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Taxes, Trump & Regulatory Burdens

Johnny Allison: “An exciting time to be in business”

Home BancShares Inc., of Conway, was listed this week as “America’s Best Bank,” according to Forbes magazine. The financial institution, and parent company of Centennial Bank, topped the list of 100 of the country’s largest and most successful banks.

“It’s a good time overall for the banking industry,” the article reads. And Johnny Allison, the colorful founder and chairman of Home Bancshares, agrees. The manufacturing magnate-turned-banking titan recently sat down with Arkansas Money & Politics to talk taxes, Trump and regulatory burdens.

Last month, Congress put their final stamp of approval on the largest tax code overhaul in decades. President Donald Trump quickly signed the bill into law, marking his first major legislative accomplishment since taking office.

Allison said he’s a huge supporter of the overhaul. He sees tax reform as an opportunity to grow his company and reward his investors and employees.

“It’s outstanding,” Allison said of the Congressional vote. He estimates his company will save anywhere from $50 to $60 million a year under the new code. “We can reward our shareholders. We can give extra bonuses or create additional incentive programs for our people. We can use that capital to acquire additional financial institutions. We’ll put it to work.

“The bottom line is,” he added, “if you have $55 million in a pot, would you rather have the U.S. government spending it or Home Bancshares and Johnny Allison spending it? Who’s going to spend it to best serve the people of Arkansas and their companies? There’s no question; it’s black and white.”

Allison describes himself as a conservative businessman. And though he said President Trump has at times been hard to stand behind, he sees no other viable option.

“Trump’s been hard to stay with,” Allison admitted. “But the problem is, as I told my good friend [former Arkansas] Gov. Mike Beebe, the Democrats left business people no choice. We’ve had regulations coming at us right and left. We’re taxed to death. There was no winning. There was no way to win. Now, there’s hope.”

Allison pointed to the economic potency of Trump’s presidency, with markets rising steadily since he took office. The Dow Jones industrial average rose nearly 5,000 points this year, for the first time ever. According to Allison, the U.S. government has to curb spending in order to take full advantage of real economic growth.

“People like to say that Ronald Reagan created a larger deficit,” Allison said. “He didn’t create a larger deficit, he quadrupled the revenue and they spent more money. That’s the problem. If we can control spending and get 3 percent GPD growth, we’re going to come out of this deal just fine… It’s an exciting time to be in business in this country.”

And though it may be a good time to be in business, bankers like Allison are still forced to bear regulatory burdens handed down to them by the federal government. A prime example of those cumbersome regulations, he said, is the Bank Secrecy Act. The Bank Secrecy Act, passed in 1970, requires financial institutions to assist government agencies in detecting and preventing money laundering associated with organized criminal activity.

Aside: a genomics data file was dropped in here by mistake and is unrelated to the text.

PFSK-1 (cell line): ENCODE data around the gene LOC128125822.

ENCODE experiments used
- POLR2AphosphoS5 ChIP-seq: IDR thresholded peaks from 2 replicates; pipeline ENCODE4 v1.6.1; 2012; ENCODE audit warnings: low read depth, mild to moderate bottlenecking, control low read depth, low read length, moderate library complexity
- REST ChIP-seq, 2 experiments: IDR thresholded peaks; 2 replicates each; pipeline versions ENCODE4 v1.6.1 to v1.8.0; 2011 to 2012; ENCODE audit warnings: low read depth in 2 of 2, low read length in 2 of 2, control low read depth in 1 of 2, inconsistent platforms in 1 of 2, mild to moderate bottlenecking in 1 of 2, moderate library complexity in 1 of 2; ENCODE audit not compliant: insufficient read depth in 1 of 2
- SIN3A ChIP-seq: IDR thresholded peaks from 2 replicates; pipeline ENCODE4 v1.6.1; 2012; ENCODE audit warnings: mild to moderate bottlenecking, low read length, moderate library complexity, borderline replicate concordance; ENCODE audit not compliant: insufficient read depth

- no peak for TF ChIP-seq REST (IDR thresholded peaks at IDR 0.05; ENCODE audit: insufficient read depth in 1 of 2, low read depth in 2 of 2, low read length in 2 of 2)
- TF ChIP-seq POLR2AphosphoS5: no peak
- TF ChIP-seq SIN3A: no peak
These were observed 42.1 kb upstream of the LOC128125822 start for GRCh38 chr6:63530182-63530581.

“I’m not with the DEA. I’m not with the CIA, and I’m not with the IRS,” Allison said. “These regulations have put us in a box, where we’re playing these roles. And we don’t have that experience. I don’t know what a DEA agent does. I’m not an IRS agent. But we still have that responsibility.

“If we don’t do it, and if we don’t catch it, we get penalized,” he added. “I guess I need to hire a DEA and an FBI and a CIA. I guess I need to hire those people and put them in place. Here, we have people with finance degrees. That’s pretty aggravating to me.”

Earlier this year, Home Bancshares’ assets exceeded $10 billion, placing them in a special category when it comes to financial institutions. Once an institution reaches $10 billion, it’s required to report to the Consumer Financial Protection Bureau, an agency Allison compared to a communist organization with no oversight.

“Somehow, after crossing that imaginary line of $10 billion, we become a giant threat to the world,” he said. “I’m not sure I have the patience for it. We run a great bank. We’re one of the top performers in the country. To be treated as if we don’t have enough sense to get out of the rain is pretty frustrating… The problem is that Washington is in charge.”

Allison said it was the first time in his career he considered retiring. “That was my biggest fear of going over $10 billion,” he said of dealing with the CFPB. “Those people don’t report to anybody.” That changed, Allison said, when Trump pulled the agency’s fangs out. And he believes the president is taking the country in the right direction in regard to business and finance.

“Trump is putting people in place to give regulatory reform to the banking industry,” Allison he added. “I think that is a huge positive.”

The Forbes list of  “America’s Best Banks” ranks institutions on metrics related to growth, profitability, capital adequacy and asset quality. The rankings were based on Sept. 30 regulatory filings, and also includes Bank of the Ozarks of Little Rock (No. 3) and Simmons First National Corp. of Pine Bluff (No. 52).

The full list of banks can be found here.

Photo by Jamison Mosley

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